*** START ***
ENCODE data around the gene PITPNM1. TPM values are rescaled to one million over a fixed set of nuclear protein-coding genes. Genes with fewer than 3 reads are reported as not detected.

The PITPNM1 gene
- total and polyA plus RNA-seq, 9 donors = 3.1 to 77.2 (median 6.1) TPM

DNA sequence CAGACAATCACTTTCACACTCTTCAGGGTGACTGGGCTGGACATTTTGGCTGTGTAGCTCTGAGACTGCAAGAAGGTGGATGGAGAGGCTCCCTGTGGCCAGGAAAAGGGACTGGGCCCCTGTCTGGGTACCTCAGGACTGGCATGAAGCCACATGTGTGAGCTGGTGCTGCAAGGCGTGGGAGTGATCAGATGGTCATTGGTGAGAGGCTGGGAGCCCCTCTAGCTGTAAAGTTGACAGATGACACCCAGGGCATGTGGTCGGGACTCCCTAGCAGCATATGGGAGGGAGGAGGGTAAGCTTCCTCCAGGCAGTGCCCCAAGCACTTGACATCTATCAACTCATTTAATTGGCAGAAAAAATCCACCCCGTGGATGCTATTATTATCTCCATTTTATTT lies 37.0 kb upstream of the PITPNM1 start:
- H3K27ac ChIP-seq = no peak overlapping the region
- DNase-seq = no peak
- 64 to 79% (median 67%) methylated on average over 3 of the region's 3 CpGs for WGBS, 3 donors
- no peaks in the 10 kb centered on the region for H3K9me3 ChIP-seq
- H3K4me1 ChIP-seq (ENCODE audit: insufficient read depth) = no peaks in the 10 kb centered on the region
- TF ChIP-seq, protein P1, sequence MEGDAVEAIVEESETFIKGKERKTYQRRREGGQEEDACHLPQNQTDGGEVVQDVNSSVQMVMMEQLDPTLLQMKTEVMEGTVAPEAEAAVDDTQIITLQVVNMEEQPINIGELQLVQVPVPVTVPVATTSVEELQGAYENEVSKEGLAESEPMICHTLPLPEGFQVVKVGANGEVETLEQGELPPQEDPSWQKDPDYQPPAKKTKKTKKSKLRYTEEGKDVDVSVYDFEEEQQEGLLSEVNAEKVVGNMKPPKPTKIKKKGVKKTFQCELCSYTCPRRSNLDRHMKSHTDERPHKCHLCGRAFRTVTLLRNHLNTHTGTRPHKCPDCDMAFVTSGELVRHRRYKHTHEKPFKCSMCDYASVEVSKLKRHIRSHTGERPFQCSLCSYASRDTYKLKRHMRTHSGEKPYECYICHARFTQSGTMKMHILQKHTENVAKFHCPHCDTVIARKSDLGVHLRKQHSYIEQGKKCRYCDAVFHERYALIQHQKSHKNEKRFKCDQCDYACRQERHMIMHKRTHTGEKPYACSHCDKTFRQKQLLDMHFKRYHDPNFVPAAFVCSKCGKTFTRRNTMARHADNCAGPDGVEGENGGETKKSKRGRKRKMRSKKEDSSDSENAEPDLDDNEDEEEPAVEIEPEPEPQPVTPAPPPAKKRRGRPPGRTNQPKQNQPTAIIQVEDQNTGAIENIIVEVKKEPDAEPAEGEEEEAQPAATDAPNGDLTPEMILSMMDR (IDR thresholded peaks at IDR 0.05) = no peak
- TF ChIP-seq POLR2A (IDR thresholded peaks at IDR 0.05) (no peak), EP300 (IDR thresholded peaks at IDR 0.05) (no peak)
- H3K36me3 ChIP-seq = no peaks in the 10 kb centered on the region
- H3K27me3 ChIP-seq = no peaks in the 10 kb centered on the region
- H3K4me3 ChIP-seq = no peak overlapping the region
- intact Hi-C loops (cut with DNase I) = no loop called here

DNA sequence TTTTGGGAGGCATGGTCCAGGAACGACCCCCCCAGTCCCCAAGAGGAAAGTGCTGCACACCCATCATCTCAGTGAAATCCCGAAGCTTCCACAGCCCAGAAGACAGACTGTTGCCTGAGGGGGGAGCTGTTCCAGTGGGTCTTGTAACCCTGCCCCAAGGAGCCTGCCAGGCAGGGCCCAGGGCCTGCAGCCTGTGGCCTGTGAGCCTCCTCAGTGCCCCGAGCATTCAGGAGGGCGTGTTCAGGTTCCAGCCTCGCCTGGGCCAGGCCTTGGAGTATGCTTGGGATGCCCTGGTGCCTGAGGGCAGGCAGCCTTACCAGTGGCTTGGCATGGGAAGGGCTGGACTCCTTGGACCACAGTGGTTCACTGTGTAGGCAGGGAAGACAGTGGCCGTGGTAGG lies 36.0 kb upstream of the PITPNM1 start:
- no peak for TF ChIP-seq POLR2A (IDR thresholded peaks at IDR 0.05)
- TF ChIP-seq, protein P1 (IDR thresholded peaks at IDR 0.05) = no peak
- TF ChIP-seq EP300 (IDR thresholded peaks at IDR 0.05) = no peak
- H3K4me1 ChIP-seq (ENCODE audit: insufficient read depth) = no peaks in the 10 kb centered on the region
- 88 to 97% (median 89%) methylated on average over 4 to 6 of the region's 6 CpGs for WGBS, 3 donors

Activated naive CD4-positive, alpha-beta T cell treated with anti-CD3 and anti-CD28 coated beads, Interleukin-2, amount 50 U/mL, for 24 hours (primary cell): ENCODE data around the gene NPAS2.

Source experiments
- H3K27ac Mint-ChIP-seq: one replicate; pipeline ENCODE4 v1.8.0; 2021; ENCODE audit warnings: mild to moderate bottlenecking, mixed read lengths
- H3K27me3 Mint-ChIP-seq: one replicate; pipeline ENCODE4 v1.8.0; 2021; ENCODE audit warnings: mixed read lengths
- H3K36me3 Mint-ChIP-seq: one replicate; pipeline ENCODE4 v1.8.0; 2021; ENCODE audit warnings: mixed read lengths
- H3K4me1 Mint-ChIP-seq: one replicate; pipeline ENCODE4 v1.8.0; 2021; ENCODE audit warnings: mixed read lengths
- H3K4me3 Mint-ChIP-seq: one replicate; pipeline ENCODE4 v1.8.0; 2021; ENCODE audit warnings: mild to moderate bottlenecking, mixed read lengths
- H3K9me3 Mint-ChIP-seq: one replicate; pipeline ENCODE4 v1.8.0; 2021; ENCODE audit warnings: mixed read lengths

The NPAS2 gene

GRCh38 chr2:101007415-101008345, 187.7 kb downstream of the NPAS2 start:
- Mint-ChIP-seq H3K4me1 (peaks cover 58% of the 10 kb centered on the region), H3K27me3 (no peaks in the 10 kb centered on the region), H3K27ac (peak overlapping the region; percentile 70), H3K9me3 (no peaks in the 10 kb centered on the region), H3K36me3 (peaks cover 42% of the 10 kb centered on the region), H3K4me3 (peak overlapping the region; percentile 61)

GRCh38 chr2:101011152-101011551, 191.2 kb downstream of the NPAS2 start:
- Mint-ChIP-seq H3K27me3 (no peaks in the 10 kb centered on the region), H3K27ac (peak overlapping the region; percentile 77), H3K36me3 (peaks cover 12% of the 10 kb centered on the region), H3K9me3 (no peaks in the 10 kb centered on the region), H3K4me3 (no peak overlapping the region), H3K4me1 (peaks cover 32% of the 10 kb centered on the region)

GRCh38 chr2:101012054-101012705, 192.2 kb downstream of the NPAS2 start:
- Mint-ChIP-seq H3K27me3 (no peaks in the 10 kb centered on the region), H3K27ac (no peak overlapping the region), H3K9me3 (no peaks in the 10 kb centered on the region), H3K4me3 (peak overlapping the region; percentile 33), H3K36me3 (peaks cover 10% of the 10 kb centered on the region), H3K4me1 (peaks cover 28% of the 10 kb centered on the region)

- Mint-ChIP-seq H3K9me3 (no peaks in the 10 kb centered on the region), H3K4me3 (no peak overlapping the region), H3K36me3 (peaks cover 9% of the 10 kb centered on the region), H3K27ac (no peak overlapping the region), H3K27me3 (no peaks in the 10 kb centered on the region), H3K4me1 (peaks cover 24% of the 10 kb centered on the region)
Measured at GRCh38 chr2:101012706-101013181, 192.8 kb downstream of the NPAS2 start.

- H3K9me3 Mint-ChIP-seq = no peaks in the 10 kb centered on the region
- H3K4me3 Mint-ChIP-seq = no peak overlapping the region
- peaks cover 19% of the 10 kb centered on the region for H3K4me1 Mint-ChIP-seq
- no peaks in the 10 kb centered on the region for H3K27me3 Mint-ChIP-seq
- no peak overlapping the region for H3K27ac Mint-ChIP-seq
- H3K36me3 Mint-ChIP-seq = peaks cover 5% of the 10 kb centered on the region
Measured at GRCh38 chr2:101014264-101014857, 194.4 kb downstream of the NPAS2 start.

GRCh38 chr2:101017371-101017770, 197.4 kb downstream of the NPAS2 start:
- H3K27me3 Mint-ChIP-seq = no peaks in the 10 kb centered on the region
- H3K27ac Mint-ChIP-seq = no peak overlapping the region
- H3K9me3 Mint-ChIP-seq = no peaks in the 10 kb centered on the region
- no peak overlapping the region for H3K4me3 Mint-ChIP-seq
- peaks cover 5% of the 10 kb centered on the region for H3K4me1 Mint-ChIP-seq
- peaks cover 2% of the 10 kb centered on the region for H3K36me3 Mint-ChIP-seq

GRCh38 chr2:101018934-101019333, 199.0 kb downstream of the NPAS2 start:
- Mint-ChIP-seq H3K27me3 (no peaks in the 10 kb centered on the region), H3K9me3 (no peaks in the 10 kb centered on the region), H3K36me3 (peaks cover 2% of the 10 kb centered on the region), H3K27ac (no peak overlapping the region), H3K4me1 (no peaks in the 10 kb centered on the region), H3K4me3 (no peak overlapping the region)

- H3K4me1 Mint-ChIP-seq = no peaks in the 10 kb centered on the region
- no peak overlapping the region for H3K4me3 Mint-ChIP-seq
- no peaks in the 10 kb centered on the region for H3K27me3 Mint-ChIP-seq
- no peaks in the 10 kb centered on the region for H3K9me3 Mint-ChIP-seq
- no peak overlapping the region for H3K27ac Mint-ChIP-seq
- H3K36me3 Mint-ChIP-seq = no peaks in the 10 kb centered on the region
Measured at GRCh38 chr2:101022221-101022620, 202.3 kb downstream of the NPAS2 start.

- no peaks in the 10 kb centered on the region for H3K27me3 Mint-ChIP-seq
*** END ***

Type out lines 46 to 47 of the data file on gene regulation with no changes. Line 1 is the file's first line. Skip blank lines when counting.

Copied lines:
GRCh38 chr2:101017371-101017770, 197.4 kb downstream of the NPAS2 start:
- H3K27me3 Mint-ChIP-seq = no peaks in the 10 kb centered on the region